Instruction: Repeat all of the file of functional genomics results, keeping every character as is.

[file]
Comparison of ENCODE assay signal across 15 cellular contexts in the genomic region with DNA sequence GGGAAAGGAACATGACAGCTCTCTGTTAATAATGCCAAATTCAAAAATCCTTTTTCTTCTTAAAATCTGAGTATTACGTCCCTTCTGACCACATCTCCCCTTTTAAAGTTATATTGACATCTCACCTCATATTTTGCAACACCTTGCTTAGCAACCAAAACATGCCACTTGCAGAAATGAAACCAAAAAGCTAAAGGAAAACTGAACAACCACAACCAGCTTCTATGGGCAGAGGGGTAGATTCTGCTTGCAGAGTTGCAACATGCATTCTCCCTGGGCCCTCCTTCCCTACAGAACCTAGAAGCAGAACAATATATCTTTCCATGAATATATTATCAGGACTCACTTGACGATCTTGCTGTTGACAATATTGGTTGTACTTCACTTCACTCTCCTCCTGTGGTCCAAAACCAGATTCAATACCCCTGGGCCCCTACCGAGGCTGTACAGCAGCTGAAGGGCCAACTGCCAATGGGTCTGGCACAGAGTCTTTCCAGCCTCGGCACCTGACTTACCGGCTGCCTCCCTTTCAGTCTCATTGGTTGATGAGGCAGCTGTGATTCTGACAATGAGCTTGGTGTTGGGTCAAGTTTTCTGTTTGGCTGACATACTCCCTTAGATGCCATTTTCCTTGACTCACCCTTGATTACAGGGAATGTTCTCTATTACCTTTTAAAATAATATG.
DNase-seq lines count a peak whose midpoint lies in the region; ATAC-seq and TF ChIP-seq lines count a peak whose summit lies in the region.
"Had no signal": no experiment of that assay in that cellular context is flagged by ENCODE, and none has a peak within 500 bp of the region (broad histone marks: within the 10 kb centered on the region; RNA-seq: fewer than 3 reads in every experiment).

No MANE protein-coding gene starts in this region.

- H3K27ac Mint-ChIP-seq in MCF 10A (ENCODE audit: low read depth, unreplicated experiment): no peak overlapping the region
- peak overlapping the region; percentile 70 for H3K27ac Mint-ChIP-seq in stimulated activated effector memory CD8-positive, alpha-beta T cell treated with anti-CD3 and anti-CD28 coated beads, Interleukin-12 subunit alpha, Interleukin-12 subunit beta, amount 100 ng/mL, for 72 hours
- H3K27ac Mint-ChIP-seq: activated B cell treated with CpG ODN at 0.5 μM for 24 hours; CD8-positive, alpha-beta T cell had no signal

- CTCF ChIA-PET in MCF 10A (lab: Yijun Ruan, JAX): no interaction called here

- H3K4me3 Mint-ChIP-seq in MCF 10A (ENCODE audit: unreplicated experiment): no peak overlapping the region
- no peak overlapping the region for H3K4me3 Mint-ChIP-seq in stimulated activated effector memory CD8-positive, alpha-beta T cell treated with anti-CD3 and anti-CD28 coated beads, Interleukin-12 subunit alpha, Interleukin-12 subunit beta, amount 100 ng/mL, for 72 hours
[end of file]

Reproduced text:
Comparison of ENCODE assay signal across 15 cellular contexts in the genomic region with DNA sequence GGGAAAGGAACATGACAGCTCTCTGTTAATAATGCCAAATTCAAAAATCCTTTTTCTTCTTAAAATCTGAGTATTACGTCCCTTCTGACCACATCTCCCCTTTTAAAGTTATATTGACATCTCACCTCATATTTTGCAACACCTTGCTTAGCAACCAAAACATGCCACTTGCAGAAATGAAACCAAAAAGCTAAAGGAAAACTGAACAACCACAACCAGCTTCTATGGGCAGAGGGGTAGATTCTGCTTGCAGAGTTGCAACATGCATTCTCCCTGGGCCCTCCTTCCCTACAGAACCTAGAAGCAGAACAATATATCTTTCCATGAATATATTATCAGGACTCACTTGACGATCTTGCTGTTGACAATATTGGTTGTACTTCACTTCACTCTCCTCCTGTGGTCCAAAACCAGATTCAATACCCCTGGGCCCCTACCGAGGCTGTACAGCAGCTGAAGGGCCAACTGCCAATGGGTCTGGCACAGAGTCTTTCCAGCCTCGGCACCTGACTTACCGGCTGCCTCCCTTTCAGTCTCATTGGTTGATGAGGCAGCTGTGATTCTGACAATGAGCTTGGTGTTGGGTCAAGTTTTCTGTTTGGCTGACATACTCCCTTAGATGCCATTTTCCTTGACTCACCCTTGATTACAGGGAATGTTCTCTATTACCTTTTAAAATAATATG.
DNase-seq lines count a peak whose midpoint lies in the region; ATAC-seq and TF ChIP-seq lines count a peak whose summit lies in the region.
"Had no signal": no experiment of that assay in that cellular context is flagged by ENCODE, and none has a peak within 500 bp of the region (broad histone marks: within the 10 kb centered on the region; RNA-seq: fewer than 3 reads in every experiment).

No MANE protein-coding gene starts in this region.

- H3K27ac Mint-ChIP-seq in MCF 10A (ENCODE audit: low read depth, unreplicated experiment): no peak overlapping the region
- peak overlapping the region; percentile 70 for H3K27ac Mint-ChIP-seq in stimulated activated effector memory CD8-positive, alpha-beta T cell treated with anti-CD3 and anti-CD28 coated beads, Interleukin-12 subunit alpha, Interleukin-12 subunit beta, amount 100 ng/mL, for 72 hours
- H3K27ac Mint-ChIP-seq: activated B cell treated with CpG ODN at 0.5 μM for 24 hours; CD8-positive, alpha-beta T cell had no signal

- CTCF ChIA-PET in MCF 10A (lab: Yijun Ruan, JAX): no interaction called here

- H3K4me3 Mint-ChIP-seq in MCF 10A (ENCODE audit: unreplicated experiment): no peak overlapping the region
- no peak overlapping the region for H3K4me3 Mint-ChIP-seq in stimulated activated effector memory CD8-positive, alpha-beta T cell treated with anti-CD3 and anti-CD28 coated beads, Interleukin-12 subunit alpha, Interleukin-12 subunit beta, amount 100 ng/mL, for 72 hours